Create Journey Planning mashups for urban exploration and Trip Coordination using Open Data
The Data Discovery Challenge is organised by IDA to support Singapore's vision to be the world’s first Smart Nation where data and analytics will play a critical role. The challenge seeks to encourage innovative mashup of public and private datasets to generate new value, enable smarter enterprises and improve how we live, work, learn and interact.
The Infocomm Development Authority of Singapore (IDA) launched the Data Discovery Challenge as the first competition to utilize a federated dataset discovery mechanism i.e. Federated Dataset Registry (FDSR). The registry was launched as part of the Data-as-a-Service pilot in October 2014 which seeks to address the challenge of discovering datasets in the private sector. Through the Data Discovery Challenge, IDA aims to raise awareness to enterprises on the benefits of pooling and making available private datasets to bring new insights and values.
In this challenge, participants are required to use dataset(s) from IDA’s FDSR and integrate it with any public or private datasets to develop workable prototype data visualisation, mobile or web applications. The submission to this challenge should be a workable prototype data visualisation, mobile or web applications that can:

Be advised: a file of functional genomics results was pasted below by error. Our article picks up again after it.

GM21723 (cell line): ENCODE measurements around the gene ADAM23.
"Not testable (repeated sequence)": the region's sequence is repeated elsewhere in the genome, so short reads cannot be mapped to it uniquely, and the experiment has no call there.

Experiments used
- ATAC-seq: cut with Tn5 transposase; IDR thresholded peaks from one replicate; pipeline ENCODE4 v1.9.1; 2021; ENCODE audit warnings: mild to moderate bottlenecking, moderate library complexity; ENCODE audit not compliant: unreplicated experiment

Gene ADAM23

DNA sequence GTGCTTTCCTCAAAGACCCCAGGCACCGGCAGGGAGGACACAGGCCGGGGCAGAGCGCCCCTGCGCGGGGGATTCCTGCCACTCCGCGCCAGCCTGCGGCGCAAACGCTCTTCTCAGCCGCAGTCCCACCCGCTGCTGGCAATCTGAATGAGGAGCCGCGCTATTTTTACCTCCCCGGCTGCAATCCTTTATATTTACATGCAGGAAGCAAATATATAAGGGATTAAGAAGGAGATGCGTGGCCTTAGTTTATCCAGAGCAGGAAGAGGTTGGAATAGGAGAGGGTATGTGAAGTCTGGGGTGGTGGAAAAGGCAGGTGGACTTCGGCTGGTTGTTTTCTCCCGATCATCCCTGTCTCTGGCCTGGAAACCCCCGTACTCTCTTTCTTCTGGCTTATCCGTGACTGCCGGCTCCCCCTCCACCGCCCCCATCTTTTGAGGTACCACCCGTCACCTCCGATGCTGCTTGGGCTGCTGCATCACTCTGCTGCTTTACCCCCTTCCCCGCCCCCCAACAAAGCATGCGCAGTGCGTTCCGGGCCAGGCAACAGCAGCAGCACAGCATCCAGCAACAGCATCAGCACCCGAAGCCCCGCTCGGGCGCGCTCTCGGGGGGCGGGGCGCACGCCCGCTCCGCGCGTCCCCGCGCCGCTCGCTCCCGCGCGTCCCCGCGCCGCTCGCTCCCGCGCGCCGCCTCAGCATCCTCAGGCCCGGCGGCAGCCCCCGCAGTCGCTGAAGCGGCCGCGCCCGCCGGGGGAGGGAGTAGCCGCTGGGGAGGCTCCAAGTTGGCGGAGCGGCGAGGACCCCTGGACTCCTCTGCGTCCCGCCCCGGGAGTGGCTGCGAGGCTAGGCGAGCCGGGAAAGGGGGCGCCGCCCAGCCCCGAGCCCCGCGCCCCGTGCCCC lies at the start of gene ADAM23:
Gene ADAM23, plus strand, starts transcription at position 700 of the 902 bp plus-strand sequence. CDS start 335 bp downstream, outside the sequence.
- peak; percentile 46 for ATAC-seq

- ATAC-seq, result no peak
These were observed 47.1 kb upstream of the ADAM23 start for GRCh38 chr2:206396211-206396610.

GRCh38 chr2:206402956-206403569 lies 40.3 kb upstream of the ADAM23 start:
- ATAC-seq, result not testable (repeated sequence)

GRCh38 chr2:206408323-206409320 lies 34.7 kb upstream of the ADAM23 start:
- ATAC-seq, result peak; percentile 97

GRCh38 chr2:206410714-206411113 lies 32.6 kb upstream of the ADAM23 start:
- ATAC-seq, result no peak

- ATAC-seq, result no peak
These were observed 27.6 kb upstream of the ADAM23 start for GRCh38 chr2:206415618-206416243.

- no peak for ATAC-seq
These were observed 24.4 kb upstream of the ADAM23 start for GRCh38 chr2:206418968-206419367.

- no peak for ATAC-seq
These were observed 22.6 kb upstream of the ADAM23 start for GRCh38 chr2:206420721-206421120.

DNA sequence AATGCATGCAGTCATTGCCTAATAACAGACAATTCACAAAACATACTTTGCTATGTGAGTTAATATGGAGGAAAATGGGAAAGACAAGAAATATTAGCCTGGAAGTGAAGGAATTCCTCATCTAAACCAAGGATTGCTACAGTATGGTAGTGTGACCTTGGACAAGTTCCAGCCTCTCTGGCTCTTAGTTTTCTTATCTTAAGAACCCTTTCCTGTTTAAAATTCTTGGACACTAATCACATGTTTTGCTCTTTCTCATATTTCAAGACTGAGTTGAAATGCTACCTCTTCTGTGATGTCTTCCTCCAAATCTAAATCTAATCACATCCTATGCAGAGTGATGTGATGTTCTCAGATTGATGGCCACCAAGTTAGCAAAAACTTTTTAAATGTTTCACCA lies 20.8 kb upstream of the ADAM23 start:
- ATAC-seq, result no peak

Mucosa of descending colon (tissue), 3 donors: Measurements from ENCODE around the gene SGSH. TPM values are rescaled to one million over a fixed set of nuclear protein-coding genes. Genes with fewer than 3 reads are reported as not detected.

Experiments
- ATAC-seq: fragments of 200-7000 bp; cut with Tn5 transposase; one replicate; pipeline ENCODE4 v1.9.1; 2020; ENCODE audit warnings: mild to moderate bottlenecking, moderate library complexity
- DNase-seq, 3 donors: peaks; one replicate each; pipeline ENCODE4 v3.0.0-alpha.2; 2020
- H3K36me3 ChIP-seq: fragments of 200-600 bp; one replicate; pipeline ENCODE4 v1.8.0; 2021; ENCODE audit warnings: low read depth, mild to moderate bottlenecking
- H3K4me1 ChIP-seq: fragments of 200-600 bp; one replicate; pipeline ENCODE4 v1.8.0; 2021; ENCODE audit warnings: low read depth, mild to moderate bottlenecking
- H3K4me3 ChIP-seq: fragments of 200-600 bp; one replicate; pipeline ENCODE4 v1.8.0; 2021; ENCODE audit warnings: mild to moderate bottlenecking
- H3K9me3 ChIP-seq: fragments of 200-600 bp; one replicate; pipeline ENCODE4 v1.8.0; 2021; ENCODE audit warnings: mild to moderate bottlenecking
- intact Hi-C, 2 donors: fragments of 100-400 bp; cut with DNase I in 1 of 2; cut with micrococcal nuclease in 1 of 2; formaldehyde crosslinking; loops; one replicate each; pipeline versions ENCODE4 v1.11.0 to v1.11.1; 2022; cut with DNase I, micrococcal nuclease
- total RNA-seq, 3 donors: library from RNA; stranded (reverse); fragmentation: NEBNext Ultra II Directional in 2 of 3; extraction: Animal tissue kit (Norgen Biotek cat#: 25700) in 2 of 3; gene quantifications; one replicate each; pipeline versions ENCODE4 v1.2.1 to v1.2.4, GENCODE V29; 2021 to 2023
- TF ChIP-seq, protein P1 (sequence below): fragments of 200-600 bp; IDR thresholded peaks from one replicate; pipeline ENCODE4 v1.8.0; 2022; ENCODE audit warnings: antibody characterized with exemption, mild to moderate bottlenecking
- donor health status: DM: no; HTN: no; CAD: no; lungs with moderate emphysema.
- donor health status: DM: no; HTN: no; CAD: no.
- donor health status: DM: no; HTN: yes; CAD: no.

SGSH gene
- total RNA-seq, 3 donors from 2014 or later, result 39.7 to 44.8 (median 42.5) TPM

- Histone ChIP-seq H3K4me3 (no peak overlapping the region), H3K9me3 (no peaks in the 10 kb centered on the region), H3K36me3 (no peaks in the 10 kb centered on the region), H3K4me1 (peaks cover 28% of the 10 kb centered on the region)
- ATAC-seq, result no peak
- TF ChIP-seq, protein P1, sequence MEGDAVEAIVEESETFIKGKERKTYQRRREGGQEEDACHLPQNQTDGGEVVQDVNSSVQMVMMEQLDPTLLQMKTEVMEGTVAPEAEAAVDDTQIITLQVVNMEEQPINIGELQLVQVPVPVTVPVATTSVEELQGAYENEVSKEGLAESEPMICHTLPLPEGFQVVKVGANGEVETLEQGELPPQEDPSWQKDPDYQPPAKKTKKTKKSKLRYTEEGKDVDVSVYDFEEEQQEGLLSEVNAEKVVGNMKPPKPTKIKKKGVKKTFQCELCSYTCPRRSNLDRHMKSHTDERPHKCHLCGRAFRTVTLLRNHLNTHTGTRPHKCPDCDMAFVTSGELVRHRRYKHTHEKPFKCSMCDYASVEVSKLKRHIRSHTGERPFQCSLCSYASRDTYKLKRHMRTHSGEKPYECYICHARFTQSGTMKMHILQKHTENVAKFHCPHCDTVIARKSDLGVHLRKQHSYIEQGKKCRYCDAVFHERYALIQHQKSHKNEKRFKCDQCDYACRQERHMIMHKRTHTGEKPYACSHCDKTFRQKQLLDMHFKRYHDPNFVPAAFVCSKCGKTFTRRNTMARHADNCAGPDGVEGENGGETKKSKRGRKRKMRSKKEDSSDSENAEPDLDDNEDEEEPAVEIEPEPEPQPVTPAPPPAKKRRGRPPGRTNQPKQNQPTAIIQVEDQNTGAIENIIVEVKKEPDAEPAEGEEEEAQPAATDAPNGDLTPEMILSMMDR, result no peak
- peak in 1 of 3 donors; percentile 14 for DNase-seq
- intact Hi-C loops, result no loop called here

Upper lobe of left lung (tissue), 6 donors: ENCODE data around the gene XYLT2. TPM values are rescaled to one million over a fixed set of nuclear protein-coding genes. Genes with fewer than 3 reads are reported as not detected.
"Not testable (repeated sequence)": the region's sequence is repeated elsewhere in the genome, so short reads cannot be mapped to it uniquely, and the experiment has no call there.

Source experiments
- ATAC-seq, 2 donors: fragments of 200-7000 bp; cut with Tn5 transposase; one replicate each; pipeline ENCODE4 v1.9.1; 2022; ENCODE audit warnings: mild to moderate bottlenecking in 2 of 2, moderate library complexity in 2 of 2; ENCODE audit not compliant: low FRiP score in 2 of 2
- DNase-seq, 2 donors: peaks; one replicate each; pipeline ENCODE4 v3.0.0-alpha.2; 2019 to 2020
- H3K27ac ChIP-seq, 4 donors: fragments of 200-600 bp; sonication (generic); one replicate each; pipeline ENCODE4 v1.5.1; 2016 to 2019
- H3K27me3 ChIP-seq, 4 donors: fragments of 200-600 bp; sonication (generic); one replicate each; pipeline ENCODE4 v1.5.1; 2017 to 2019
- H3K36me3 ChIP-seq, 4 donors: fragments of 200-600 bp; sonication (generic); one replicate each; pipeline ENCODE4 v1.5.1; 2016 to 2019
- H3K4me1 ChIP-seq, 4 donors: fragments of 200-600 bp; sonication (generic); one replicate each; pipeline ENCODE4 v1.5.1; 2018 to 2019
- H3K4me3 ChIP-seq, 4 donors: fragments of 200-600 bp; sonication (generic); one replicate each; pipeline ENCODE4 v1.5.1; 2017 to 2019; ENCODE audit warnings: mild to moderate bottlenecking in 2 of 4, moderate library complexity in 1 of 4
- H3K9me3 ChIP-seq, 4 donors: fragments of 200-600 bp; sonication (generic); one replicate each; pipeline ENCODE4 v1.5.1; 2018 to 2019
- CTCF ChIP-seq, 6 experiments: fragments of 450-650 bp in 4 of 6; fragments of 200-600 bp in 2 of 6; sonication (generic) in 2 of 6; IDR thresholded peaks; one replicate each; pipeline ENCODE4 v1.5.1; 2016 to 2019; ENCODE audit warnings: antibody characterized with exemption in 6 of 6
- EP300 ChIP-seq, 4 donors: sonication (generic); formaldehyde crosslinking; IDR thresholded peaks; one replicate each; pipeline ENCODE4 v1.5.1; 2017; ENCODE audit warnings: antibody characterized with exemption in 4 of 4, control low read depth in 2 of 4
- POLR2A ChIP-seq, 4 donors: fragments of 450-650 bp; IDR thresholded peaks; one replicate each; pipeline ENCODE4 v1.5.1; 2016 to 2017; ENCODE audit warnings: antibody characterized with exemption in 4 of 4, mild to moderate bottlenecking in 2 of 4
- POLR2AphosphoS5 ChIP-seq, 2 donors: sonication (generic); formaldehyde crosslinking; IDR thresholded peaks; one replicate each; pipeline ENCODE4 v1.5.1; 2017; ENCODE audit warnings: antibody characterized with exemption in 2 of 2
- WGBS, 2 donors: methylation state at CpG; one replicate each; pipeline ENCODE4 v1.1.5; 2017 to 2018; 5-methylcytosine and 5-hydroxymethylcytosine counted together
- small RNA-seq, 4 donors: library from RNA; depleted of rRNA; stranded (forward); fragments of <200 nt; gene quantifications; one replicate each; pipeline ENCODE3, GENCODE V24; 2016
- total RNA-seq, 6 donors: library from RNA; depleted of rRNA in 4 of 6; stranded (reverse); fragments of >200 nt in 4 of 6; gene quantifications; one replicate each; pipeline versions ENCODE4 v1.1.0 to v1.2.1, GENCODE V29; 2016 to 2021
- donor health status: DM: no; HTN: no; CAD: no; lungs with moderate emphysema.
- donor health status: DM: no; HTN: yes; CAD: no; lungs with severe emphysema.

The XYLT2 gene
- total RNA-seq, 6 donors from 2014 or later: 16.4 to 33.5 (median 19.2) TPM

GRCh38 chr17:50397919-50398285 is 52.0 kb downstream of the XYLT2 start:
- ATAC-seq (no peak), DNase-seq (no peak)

- Increase efficiency or productivity of an enterprise or an industry vertical;
- Develop a new revenue stream or business model; or
- Improve the way we live, work, learn and interact.
The Data Discovery Challenge opened from 11 December 2014 and submissions were closed on 26 January 2015.
Idea: Project Venn
Intersection of space and time.
Exploring and getting around is an essential part of people’s behaviour in a city. We find the nearest drive-thru to satisfy our late night craving or hop on a bus to try the dessert that has been the talk of the town. While transport maps and timetables help people work out how to get from A to B using various forms of transport, they often do not help when you are not familiar with the area or do not know yet what journey you want to make.
This is where there is a need to analyse and understand quickly and easily places we consider– often in minutes rather than meters because we perceive ‘how long’ better than ‘how far’. An hour on the bus tells us a lot more than 47 km. This becomes even more challenging in situation where there are multiple people involved or considerations in deciding course of actions. Understanding constraints involved has a big influence on the efficiency with which they can be solved.
We created Venn as a web-based application travel time maps also known as isochrones geographical reachability maps to solve above urban exploration and resource coordination issues.
Isochrone maps (greek: iso = equal, chronos = time) are line connecting points that have the same travel time from a specified location, i.e. which can be reached within the specified time or less. Using colours and contour lines they show constraint on how long it takes to travel between one particular place and every other place in the area using chosen mode of transport. Our interactive isochrone map visualization allows people to select areas of interest, or explore temporal mobility patterns based on modes of transport, travel time and other preferences.